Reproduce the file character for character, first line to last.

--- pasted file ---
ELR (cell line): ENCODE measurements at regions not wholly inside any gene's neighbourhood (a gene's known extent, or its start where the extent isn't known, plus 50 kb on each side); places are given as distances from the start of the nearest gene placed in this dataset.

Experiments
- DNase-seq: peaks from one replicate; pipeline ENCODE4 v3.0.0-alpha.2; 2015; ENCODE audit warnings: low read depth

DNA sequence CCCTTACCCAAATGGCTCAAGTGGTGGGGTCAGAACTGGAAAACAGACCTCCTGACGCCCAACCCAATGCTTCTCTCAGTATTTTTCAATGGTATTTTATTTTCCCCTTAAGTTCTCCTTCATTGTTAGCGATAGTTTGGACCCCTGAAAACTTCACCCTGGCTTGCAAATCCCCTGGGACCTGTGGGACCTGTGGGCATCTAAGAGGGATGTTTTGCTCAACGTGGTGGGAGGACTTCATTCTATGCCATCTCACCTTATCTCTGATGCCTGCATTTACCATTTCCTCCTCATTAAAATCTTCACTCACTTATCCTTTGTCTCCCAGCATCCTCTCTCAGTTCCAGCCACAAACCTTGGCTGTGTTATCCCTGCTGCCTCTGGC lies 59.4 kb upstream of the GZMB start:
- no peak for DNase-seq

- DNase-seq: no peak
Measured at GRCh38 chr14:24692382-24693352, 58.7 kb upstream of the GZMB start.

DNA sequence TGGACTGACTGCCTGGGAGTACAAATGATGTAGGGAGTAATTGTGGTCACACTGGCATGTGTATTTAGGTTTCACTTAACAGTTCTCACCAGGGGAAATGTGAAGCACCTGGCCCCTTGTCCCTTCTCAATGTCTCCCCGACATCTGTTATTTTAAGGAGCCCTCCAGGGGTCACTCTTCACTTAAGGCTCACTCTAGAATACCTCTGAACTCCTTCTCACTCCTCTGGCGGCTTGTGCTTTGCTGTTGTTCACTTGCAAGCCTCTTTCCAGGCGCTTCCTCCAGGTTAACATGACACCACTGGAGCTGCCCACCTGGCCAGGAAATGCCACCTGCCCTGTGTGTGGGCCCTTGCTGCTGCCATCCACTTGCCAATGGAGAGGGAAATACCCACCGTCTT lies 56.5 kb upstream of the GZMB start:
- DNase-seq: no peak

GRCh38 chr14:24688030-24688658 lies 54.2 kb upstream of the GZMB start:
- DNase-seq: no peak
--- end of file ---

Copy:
ELR (cell line): ENCODE measurements at regions not wholly inside any gene's neighbourhood (a gene's known extent, or its start where the extent isn't known, plus 50 kb on each side); places are given as distances from the start of the nearest gene placed in this dataset.

Experiments
- DNase-seq: peaks from one replicate; pipeline ENCODE4 v3.0.0-alpha.2; 2015; ENCODE audit warnings: low read depth

DNA sequence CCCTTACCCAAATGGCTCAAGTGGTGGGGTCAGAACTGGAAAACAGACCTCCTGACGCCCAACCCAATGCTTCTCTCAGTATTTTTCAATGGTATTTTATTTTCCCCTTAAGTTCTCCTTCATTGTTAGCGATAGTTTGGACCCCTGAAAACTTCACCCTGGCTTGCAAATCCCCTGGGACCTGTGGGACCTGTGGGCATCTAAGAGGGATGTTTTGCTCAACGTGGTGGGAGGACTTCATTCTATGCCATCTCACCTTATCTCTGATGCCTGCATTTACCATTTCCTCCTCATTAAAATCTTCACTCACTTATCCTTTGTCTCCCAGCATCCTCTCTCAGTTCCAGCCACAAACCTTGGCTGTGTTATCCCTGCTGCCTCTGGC lies 59.4 kb upstream of the GZMB start:
- no peak for DNase-seq

- DNase-seq: no peak
Measured at GRCh38 chr14:24692382-24693352, 58.7 kb upstream of the GZMB start.

DNA sequence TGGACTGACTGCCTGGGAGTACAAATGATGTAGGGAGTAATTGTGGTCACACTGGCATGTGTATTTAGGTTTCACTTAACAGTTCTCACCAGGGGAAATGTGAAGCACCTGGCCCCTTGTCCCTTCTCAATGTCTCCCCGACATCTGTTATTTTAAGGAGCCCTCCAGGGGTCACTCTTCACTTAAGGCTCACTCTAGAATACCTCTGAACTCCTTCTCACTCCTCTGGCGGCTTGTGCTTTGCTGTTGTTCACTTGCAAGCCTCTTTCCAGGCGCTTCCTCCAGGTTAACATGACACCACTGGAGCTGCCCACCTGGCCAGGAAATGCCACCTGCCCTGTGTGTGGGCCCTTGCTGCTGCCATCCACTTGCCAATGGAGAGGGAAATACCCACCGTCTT lies 56.5 kb upstream of the GZMB start:
- DNase-seq: no peak

GRCh38 chr14:24688030-24688658 lies 54.2 kb upstream of the GZMB start:
- DNase-seq: no peak